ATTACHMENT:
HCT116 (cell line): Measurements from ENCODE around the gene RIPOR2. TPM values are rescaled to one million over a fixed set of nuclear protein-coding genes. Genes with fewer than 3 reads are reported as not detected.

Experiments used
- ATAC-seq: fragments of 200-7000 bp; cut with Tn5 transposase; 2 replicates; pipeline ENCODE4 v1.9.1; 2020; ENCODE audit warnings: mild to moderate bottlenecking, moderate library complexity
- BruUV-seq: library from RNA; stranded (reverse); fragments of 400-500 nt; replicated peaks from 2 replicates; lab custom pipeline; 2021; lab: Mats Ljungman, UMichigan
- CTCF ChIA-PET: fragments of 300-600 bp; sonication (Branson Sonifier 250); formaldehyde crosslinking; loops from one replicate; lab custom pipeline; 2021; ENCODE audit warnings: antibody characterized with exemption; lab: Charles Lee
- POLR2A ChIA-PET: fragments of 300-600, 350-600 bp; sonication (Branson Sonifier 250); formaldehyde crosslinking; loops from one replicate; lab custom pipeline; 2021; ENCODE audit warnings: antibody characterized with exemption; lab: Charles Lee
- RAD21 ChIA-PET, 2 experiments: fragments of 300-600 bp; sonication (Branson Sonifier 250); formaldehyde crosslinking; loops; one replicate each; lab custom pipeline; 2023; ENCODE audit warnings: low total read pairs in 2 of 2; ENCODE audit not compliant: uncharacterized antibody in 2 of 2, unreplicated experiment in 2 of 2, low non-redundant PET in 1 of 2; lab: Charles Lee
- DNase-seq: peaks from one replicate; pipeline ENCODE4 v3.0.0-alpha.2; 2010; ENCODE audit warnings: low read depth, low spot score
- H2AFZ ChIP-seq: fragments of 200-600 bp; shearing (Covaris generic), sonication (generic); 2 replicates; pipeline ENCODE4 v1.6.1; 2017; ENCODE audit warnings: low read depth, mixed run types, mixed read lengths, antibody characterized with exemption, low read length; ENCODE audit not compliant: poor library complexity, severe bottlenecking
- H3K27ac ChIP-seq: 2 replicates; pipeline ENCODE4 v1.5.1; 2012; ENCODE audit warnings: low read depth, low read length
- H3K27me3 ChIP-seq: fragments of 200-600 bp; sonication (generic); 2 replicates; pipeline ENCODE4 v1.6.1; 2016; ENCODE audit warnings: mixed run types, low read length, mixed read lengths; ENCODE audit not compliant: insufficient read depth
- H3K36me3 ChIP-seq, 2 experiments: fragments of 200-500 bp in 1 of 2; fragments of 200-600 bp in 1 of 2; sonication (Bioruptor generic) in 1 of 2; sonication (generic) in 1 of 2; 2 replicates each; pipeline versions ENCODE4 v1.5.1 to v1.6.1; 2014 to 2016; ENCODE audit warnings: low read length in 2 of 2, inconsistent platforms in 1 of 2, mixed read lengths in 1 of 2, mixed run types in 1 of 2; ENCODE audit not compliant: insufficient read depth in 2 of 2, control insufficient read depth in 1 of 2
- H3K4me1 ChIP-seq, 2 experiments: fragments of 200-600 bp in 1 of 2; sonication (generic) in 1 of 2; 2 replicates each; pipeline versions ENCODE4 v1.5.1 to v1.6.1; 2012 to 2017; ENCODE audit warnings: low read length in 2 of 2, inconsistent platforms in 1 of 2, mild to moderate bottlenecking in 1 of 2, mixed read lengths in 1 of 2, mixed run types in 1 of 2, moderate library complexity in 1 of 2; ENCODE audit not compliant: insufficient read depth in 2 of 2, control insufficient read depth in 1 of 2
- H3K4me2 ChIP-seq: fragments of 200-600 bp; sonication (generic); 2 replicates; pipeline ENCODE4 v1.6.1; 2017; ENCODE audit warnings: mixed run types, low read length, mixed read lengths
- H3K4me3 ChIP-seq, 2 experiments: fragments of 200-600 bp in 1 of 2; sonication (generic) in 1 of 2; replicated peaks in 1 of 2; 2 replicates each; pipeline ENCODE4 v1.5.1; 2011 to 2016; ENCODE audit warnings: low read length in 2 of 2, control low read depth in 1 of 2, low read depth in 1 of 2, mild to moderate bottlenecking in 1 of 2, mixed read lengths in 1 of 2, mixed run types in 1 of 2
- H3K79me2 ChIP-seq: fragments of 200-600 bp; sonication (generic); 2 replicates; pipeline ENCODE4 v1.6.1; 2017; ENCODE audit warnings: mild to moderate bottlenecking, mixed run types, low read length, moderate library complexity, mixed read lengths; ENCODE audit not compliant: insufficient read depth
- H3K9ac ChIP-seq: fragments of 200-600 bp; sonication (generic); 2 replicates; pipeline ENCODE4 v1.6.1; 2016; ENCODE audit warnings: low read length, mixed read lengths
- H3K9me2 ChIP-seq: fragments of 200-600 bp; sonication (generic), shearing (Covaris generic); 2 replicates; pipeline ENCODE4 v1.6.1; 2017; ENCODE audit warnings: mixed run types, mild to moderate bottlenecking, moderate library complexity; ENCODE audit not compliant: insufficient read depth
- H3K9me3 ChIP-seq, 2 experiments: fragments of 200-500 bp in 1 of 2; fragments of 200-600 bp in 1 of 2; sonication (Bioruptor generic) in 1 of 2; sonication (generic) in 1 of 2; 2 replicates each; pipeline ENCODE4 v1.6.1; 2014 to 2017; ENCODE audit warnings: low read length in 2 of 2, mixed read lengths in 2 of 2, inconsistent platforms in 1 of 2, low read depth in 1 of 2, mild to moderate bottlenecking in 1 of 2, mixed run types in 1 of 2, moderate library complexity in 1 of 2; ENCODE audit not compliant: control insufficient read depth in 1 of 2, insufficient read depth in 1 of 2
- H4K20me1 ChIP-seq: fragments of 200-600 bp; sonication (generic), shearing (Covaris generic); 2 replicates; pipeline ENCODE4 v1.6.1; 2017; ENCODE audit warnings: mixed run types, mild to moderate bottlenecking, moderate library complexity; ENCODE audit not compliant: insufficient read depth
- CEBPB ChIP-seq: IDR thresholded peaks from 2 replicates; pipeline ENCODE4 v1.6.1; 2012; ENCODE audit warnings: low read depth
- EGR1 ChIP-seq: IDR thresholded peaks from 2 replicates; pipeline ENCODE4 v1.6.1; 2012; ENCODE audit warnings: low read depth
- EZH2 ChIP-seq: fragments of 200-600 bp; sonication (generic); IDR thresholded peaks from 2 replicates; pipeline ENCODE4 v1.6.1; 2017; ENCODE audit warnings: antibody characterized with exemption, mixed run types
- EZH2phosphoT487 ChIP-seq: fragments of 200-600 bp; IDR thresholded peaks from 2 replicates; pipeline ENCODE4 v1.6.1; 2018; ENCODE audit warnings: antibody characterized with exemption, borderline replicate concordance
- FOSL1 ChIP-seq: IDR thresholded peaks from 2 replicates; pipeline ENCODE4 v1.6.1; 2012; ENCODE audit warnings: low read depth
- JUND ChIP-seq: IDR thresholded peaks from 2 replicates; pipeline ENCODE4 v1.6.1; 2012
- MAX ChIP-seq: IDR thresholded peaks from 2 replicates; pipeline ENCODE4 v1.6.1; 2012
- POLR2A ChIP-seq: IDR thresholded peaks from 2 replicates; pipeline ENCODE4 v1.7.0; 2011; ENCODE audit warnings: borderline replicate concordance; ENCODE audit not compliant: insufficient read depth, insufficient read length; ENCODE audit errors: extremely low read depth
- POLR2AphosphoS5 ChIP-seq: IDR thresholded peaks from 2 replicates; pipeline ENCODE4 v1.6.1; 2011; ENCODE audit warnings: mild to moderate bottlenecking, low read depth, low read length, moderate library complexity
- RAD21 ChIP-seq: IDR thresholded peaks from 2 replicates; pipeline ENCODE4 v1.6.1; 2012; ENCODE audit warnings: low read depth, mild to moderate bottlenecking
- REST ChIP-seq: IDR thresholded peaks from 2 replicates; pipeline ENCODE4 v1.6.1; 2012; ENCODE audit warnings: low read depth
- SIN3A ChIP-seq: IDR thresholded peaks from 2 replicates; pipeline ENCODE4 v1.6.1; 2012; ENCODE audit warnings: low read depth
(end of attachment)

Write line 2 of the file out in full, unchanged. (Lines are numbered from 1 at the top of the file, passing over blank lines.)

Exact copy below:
Experiments used